To establish an ideal rat model for HPAH, we performed lung lobectomy. To determine an optimal time point for measuring the ASP and sPAP, we regularly monitored changes in the internal diameter and pressure of the pulmonary artery and right ventricle by echocardiography. The internal diameter of the pulmonary artery and right ventricle increased significantly, and tricuspid regurgitation was clearly observed 4 weeks after surgery in group 1 (Supplementary Figure S1). These findings indicated the development of pulmonary hypertension, and we therefore set 4 weeks as the time point for measurement of the ASP and sPAP. Four weeks after surgery, there were no striking differences in the ASP among the four groups, whereas the sPAP in group 1 (three right lobes resectioned) was significantly higher than that in the other groups (P<0.01), and its level in group 3 (superior and medium right lobes resectioned) was significantly higher than that in the control group (P=0.033) (Figure 2A). The lung histology showed staining by Victoria Blue and Ponceau S. In the rats with right lung resection, the number of muscular pulmonary arteries was clearly higher than that in the control rats, and the thickness of the muscular coat was greater (black arrows, Figure 2B). Group 1 was therefore considered to be an ideal HPAH model for EPC treatment experiments.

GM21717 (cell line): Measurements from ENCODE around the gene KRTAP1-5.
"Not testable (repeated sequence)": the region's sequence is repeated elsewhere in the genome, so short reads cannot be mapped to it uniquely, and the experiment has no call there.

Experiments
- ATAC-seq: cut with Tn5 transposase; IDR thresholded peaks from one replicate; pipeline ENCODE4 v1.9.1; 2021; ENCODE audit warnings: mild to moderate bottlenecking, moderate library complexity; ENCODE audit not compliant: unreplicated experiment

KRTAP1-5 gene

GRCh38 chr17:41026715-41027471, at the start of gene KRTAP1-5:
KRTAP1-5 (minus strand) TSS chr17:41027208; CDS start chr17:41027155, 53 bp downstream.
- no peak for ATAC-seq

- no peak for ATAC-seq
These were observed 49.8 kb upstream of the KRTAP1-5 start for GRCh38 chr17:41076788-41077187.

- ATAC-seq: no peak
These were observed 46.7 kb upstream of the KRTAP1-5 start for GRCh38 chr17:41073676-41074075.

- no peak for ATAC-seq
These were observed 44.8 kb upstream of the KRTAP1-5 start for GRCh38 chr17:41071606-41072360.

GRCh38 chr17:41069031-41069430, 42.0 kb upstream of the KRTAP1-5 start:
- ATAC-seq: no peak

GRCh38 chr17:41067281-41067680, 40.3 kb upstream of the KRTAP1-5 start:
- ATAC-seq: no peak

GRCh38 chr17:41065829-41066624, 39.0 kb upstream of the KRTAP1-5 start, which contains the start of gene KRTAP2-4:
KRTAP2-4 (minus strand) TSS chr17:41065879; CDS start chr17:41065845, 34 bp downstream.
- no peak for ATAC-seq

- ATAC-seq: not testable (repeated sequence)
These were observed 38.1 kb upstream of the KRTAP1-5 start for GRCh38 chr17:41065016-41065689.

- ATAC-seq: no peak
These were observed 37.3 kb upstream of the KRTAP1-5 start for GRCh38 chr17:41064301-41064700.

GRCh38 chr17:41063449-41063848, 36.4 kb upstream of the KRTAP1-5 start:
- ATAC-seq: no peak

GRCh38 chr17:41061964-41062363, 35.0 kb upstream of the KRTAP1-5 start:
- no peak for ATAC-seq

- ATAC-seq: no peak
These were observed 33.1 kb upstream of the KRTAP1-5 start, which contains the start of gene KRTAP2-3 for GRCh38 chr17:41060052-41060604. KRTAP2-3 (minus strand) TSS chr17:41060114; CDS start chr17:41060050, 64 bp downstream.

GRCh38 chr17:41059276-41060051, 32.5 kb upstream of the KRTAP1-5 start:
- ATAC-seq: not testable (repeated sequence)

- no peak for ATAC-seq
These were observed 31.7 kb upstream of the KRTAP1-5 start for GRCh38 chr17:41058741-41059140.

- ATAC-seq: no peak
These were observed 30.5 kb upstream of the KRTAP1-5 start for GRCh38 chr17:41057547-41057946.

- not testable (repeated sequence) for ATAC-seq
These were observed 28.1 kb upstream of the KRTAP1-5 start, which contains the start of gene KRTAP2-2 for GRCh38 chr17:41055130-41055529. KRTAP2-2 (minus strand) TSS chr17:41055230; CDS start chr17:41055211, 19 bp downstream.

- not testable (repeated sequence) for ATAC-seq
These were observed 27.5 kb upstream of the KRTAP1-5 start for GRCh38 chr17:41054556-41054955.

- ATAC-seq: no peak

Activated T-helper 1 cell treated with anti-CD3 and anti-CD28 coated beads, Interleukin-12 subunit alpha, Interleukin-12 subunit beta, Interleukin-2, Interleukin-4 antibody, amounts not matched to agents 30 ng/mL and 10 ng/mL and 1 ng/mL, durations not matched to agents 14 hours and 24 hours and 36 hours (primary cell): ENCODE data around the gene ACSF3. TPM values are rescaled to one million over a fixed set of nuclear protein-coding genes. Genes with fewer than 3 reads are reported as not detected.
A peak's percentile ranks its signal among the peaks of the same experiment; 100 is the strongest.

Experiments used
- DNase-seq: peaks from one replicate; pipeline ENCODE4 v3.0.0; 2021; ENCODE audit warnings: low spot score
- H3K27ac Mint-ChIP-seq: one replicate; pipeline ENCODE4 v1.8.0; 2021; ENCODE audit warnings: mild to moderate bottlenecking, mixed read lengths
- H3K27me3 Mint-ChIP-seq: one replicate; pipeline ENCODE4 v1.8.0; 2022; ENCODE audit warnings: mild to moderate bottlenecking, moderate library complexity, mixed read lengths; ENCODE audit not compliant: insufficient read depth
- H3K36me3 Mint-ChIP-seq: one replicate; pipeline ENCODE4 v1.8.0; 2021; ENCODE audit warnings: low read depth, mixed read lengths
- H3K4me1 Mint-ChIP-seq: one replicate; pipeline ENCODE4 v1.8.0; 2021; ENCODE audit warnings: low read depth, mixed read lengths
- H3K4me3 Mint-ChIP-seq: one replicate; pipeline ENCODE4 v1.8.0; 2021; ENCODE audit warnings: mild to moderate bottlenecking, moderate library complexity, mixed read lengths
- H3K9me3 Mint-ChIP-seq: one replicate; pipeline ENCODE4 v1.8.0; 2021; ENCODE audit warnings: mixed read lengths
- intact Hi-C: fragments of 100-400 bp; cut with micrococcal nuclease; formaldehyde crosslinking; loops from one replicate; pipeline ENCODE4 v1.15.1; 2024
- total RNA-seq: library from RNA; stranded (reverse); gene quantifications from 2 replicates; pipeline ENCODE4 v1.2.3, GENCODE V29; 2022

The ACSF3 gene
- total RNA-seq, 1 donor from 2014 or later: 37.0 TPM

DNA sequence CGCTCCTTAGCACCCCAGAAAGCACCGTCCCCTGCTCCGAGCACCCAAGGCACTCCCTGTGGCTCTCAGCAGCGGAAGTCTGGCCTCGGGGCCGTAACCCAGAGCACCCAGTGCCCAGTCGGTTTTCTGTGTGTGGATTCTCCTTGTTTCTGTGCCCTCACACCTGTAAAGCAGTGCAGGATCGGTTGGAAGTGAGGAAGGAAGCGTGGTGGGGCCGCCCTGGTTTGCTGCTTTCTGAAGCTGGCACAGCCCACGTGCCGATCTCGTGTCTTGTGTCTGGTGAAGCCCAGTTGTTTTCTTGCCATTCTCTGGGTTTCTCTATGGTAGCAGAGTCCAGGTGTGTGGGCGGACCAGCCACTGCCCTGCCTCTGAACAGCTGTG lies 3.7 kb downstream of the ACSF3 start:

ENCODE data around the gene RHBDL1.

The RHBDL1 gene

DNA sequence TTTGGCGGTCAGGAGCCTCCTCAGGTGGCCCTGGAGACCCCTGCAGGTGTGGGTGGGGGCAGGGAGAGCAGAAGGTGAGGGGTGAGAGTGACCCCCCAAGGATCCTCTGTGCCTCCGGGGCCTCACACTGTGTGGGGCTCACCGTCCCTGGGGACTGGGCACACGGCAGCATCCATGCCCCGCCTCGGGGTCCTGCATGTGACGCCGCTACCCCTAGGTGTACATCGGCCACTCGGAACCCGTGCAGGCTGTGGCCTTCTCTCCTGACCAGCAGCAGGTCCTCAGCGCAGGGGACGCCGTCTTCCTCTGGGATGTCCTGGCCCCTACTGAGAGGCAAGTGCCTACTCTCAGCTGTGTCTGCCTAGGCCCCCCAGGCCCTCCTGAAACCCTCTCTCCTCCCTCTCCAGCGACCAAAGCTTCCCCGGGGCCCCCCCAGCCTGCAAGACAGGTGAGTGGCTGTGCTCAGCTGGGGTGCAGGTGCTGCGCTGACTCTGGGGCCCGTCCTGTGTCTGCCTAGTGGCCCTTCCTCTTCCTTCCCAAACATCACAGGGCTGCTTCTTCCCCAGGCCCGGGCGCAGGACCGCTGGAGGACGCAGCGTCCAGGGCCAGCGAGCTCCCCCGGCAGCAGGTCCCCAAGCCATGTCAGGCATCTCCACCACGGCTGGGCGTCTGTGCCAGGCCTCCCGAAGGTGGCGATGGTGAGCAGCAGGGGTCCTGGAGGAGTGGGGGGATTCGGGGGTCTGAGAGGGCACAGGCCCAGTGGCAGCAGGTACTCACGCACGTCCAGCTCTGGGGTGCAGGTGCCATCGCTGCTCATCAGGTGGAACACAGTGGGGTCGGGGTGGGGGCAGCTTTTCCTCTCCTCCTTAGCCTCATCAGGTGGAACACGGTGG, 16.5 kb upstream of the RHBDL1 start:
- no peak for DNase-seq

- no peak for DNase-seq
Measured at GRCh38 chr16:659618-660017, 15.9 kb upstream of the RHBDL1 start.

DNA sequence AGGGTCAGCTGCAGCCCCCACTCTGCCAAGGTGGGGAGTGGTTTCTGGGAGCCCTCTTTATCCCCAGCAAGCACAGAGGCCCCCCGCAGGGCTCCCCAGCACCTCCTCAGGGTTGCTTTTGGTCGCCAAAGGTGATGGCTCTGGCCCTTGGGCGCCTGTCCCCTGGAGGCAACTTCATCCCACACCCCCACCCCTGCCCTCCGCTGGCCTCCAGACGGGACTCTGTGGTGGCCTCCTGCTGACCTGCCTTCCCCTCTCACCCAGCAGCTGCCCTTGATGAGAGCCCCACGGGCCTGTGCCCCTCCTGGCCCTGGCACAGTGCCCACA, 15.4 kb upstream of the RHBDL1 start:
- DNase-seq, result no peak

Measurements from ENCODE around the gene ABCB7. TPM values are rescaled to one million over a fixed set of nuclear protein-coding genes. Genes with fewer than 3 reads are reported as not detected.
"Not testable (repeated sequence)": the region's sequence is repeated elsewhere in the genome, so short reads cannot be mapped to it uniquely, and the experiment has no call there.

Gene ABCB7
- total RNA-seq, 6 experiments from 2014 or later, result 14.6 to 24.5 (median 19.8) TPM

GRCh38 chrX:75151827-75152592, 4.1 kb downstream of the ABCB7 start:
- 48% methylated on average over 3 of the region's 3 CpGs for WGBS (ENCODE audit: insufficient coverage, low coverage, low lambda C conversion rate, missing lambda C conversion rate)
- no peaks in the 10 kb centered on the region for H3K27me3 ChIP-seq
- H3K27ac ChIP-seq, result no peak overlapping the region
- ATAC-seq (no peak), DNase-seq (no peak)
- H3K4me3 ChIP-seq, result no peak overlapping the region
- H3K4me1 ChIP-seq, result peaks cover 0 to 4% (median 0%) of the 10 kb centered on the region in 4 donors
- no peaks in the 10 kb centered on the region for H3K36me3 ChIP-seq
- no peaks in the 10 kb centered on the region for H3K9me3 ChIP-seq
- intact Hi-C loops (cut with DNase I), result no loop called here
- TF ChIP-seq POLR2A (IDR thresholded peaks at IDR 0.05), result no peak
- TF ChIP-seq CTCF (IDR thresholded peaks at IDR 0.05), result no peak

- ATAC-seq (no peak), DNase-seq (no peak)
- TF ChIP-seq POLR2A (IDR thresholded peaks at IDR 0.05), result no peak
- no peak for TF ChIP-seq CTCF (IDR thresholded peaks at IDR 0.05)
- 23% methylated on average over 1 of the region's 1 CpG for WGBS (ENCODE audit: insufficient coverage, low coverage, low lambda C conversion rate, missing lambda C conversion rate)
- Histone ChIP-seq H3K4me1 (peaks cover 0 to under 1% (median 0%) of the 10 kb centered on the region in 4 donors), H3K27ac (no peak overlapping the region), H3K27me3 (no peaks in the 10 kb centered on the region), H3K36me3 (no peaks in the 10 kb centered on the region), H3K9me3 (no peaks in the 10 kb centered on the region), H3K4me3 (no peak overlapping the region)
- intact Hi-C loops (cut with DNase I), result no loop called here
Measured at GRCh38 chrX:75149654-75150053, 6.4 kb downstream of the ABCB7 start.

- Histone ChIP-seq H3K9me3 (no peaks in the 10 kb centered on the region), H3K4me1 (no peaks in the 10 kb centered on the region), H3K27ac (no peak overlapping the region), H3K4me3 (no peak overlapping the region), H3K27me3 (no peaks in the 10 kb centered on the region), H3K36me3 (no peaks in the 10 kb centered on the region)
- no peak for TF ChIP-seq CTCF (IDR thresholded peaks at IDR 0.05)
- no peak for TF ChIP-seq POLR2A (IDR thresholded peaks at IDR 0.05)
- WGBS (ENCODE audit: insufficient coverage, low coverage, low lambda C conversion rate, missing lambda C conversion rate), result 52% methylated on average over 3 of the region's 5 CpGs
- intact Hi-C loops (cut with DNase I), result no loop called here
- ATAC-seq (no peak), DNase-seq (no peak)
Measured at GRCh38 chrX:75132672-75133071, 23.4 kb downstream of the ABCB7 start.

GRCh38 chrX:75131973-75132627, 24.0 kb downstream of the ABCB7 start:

Generation of heNOS- or vector-transfected EPCs and NO production